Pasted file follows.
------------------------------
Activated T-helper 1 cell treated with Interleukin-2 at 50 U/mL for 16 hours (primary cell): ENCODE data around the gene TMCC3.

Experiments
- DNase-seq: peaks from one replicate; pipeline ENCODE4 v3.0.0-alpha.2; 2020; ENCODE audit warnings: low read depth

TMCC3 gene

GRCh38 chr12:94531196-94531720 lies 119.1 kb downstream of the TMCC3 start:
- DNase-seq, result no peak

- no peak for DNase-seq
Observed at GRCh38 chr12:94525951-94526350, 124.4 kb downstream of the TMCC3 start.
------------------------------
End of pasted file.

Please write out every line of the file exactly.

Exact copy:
Activated T-helper 1 cell treated with Interleukin-2 at 50 U/mL for 16 hours (primary cell): ENCODE data around the gene TMCC3.

Experiments
- DNase-seq: peaks from one replicate; pipeline ENCODE4 v3.0.0-alpha.2; 2020; ENCODE audit warnings: low read depth

TMCC3 gene

GRCh38 chr12:94531196-94531720 lies 119.1 kb downstream of the TMCC3 start:
- DNase-seq, result no peak

- no peak for DNase-seq
Observed at GRCh38 chr12:94525951-94526350, 124.4 kb downstream of the TMCC3 start.